My Mjollnir is an ordinary thing; a small piece of silver, a simple design, hung on a thin chain. It’s so popular with heathens that in the UK we often wear it as a mark of identity, a symbol of heathenry as a whole. There’s a moment, when you see one on a stranger, and they see yours, of recognition and embarrassment and awkward friendly nodding, when you remember that this little thing is an advertisement for something bigger and older than you are, a badge of eccentricity, spirituality, tradition, and culture.
I forget it’s there, and feel odd when it isn’t.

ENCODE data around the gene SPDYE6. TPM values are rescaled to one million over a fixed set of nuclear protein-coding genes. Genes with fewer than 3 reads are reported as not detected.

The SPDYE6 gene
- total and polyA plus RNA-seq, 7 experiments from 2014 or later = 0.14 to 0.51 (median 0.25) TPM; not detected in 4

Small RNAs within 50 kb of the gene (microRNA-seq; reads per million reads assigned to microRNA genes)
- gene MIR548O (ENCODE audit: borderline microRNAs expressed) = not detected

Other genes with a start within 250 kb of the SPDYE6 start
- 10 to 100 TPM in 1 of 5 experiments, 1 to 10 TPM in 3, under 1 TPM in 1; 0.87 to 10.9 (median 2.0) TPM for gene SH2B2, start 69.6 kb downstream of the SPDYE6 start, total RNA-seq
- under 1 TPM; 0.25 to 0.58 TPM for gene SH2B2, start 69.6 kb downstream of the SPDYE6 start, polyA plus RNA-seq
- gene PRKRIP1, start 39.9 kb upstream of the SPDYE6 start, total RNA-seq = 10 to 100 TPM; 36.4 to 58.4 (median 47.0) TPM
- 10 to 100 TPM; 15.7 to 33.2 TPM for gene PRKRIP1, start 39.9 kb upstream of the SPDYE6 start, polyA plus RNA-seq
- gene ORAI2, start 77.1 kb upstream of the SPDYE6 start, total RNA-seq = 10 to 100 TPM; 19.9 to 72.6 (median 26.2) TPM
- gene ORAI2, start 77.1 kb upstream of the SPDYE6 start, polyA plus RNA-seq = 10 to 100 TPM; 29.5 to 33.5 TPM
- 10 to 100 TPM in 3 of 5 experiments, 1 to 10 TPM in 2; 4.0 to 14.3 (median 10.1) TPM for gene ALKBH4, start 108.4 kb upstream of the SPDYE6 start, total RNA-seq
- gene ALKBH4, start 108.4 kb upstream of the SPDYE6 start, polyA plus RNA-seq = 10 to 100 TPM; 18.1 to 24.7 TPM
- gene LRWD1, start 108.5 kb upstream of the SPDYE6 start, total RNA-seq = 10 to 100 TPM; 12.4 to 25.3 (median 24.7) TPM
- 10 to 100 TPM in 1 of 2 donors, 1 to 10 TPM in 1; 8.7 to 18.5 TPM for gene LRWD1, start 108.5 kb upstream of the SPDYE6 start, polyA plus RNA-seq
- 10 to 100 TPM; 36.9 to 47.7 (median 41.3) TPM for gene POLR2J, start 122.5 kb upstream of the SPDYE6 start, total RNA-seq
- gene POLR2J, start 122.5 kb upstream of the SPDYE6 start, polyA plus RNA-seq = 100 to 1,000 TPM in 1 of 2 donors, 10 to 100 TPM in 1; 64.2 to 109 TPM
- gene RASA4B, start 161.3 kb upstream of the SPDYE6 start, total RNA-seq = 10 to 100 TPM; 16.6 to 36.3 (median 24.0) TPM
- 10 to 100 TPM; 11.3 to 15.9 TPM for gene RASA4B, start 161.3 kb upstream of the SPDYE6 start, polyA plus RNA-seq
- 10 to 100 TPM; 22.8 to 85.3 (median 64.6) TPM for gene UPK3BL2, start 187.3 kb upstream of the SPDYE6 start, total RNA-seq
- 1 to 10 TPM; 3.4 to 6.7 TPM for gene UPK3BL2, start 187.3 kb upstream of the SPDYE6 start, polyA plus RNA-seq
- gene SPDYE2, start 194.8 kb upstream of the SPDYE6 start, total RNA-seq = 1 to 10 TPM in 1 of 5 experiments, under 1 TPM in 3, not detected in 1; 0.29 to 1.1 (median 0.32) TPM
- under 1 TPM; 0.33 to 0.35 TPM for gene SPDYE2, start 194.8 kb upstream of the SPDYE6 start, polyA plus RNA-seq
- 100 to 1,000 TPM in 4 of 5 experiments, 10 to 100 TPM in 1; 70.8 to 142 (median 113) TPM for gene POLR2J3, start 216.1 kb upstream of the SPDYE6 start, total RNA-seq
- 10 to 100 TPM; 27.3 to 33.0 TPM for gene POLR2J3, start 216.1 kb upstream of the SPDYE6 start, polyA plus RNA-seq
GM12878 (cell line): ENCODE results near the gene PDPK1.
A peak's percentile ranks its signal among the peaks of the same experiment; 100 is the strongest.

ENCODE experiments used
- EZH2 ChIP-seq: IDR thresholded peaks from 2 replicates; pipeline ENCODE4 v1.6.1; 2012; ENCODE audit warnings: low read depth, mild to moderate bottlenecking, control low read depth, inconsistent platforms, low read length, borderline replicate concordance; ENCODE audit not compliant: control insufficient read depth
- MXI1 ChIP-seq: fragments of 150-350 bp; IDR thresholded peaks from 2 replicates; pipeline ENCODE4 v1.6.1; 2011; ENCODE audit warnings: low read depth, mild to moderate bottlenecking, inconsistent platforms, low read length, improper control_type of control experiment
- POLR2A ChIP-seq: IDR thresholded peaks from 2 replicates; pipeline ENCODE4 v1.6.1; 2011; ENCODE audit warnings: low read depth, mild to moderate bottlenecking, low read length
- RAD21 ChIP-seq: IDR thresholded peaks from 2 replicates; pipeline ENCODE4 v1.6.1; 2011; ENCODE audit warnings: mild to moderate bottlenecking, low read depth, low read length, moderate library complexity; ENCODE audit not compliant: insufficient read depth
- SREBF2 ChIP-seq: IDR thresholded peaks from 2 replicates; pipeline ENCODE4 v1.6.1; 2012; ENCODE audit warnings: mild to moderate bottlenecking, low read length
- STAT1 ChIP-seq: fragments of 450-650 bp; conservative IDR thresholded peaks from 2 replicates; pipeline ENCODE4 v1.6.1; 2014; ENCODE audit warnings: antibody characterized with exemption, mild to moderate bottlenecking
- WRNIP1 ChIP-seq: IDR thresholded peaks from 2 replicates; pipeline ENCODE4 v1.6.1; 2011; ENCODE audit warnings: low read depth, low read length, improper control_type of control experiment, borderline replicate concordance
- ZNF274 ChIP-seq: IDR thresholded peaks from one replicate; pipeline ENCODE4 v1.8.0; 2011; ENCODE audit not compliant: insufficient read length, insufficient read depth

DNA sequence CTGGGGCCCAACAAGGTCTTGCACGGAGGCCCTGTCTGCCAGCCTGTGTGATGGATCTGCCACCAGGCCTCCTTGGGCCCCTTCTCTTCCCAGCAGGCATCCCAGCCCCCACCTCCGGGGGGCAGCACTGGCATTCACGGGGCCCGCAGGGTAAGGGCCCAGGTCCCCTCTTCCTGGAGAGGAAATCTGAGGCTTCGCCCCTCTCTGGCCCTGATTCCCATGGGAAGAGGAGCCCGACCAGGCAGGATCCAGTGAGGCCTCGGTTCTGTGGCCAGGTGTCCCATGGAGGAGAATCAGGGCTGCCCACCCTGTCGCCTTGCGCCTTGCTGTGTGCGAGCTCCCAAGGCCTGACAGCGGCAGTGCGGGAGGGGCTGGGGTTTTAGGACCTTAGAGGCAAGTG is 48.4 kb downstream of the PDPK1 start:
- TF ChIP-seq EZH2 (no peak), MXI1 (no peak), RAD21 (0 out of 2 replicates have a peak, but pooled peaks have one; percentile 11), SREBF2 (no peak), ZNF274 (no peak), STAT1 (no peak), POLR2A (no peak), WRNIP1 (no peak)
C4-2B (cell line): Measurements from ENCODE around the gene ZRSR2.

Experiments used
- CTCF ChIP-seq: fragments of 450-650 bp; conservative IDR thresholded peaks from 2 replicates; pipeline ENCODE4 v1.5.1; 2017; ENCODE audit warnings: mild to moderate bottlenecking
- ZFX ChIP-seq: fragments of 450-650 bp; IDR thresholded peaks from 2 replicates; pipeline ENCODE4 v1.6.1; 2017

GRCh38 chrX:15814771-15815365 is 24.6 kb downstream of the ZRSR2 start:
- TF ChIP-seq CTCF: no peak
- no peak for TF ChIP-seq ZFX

They say that in Northern Europe the hammer was used to bless marriages, the short handle-shape apparently some kind of innuendo; It’s the mojo of the thunder god. It’s the lightning in the storm, wielded by the earth’s son. It’s growth in summer fields. It’s nature, awesome and thriving and generous, full of strength and movement, the rain clashing and drumming on your tent as you snuggle down deep into blankets, safe, half- asleep, listening to the battle in the clouds.